Corbyn’s Calling us Home
From Chelley Ryan
Contact Chelley here on Twitter: @chelleryn99
This was the tweet that broke the camel’s back. After reading it I was faced with two options – either write an article on why it wound me up, or scream long and hard into a cushion – I opted for the former. So here goes.
‘Jeremy Corbyn might represent our views, but if we want Labour to return to power he isn’t the right man.’
CORBYN’S CALLING US HOME
The argument against the selection of Jeremy Corbyn as labour leader can often be summed up in three words, ‘Remember Michael Foot.’ So let us remember Foot.
After Michael Foot’s election as leader in November 1980, Labour enjoyed significant poll leads of between 9 and 15%. Understandably, the departure of Roy Jenkins et. al. in March 1981, knocked public confidence in the party, and poll leads dropped to a four or five point average – but labour kept a steady lead, under Foots leadership, until the Falklands war in the spring of 1982.
The patriotic fervour unleashed by the Falkands’ conflict gave a huge boost to both Thatcher and her party. Riding on the crest of a nationalist wave, Thatcher won a landslide in June 1983.
So what does all this mean for the comparison between Corbyn and Foot? It means there were factors afoot – pardon the pun – in 1983, unique to that time, that meant whether on the right, left or centre of the party, 1983 was not Foot’s year.
What the establishment have cleverly done, is blame Foot’s defeat on his left wing manifesto, in the same way they have falsely but cleverly blamed the financial crash on Labour’s profligacy. With the help of their friends in the media, Tory lies quickly embed themselves in the public consciousness, rather like a splinter that is never removed, and as a result, the public have brought into the myth that left wing equals electoral defeat. What an ingenious Tory strategy this is. What better way to keep socialists out of power than to convince the socialists to ditch socialism. That way whether Labour or Tories are at the helm, the good ship Brittania always roughly heads in the same direction. Any minor detours along the way can be quickly corrected when the ship is safely returned to Tory hands. No wonder Thatcher claimed new labour was her greatest achievement, an unusual moment of candidacy.
The Tories are well aware what might happen if a real socialist, like Corbyn, wins power. They only have to look back at ’45 and their blood must run cold. And no doubt they’ve had a long hard look at Foot’s 1983 manifesto and breathed a sigh of relief they’d had such a lucky escape. They know full well, had Foot won in 1983, progressive tax policies would have reversed, and staunched, the growth in inequality. Homelessness, and housing bubbles, would have been avoided. Utilities and railways would have stayed in state hands, and North Sea oil revenues wouldn’t have been squandered on tax cuts for the rich. The so called ‘longest suicide note in History’ was in fact a prescription that would have spared ‘the many’ a lot of pain.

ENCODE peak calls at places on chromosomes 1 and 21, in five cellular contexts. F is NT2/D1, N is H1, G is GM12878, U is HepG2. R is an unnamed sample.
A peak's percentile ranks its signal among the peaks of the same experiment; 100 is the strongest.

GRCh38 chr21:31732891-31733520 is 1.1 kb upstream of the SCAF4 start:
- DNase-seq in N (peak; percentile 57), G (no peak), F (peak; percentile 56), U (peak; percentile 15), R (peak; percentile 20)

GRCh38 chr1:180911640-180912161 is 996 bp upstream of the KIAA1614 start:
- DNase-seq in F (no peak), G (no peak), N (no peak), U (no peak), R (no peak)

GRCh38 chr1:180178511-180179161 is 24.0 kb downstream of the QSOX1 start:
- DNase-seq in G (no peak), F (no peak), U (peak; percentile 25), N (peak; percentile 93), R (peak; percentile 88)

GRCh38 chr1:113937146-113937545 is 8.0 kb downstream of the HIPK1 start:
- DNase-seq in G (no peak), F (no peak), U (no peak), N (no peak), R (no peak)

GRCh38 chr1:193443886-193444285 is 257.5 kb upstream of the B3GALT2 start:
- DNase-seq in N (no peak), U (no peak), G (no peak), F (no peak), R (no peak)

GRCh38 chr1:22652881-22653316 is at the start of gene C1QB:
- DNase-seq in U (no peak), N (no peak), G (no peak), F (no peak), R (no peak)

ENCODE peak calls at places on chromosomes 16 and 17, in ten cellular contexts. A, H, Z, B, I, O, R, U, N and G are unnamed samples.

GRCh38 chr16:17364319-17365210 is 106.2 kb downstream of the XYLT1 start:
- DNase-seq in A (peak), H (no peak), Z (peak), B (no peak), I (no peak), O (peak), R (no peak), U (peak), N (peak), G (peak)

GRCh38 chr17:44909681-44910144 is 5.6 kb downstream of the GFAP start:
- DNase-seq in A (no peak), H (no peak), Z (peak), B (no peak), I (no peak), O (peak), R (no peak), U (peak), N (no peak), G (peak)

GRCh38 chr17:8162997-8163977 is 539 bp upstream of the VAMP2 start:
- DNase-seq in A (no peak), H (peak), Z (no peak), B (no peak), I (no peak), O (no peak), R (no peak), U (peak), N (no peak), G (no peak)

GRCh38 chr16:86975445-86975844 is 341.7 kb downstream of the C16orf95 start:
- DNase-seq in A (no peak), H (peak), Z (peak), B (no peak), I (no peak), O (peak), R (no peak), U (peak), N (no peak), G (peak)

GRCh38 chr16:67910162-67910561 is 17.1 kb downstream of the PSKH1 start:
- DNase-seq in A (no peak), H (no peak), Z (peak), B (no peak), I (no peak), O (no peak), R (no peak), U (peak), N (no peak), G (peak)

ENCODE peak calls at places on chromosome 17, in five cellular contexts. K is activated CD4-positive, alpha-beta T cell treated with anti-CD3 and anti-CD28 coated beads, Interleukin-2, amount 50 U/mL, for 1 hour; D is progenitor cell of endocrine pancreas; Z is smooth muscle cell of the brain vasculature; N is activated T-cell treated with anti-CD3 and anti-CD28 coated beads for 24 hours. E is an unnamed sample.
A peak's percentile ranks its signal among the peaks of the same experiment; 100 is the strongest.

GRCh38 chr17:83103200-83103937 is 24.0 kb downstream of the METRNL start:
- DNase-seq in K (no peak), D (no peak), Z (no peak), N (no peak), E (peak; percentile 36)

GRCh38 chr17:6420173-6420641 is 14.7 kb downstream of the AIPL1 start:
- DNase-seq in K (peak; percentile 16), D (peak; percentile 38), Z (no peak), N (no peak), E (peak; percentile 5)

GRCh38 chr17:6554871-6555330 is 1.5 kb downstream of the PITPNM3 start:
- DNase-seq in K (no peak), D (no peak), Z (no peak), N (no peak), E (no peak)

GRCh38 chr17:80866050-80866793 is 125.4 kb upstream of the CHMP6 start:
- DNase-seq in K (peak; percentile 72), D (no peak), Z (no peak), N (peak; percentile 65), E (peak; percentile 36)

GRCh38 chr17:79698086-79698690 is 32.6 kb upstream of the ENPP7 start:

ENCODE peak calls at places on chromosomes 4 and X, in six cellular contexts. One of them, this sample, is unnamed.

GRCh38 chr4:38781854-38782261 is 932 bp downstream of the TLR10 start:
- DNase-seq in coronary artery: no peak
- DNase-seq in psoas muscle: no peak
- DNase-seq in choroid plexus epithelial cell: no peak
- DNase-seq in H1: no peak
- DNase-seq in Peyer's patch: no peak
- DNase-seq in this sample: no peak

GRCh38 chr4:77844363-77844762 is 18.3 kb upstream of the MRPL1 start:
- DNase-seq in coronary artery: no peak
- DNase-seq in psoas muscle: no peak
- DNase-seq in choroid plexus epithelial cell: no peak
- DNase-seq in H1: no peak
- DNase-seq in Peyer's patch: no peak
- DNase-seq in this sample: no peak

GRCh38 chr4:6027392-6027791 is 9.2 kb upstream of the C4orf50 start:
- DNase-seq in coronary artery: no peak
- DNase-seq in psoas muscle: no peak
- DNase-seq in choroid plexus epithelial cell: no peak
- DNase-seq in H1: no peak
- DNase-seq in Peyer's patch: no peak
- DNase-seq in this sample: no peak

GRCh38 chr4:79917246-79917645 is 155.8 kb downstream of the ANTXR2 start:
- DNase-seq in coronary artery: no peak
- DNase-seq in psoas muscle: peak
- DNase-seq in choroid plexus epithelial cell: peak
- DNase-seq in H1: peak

Should I ever meet the tweeter behind the tweet, he or she would likely warn me against voting Corbyn, not just because Foot lost, but because Blair won. Like many other Corbyn supporters, I’ve heard this argument time and time again. Blair won three elections, is the general gist of this argument, so that’s the model we need to adopt to win. Well I don’t agree, and here’s why.
Blair was of his time – just as Foot was of his – a unique time when Britain was bouncing along happily inside a credit and housing bubble, a bubble none of us could imagine would burst in the spectacular way that it did a decade later, a bubble that made people feel falsely well off. As a result aspiration was the buzz word of the time. Then there was the relatively recent demise of the Soviet Union, which had damaged the confidence of the left, and the fact Labour was opposing a stale tory government, 18 years long. And there you have it, the perfect recipe for Blair’s stunning electoral success in 97. What Blairites/centrists are less keen to explore is the aftermath of that victory.
Between 1997 and 2010 Labour lost five million core voters, and general election turn-outs fell off a cliff. People didn’t just stop voting Labour, they stopped voting full stop – a collapse in support that ultimately lost us Scotland, and put a rocket booster under UKIP, the new political home for so many ex labour voters.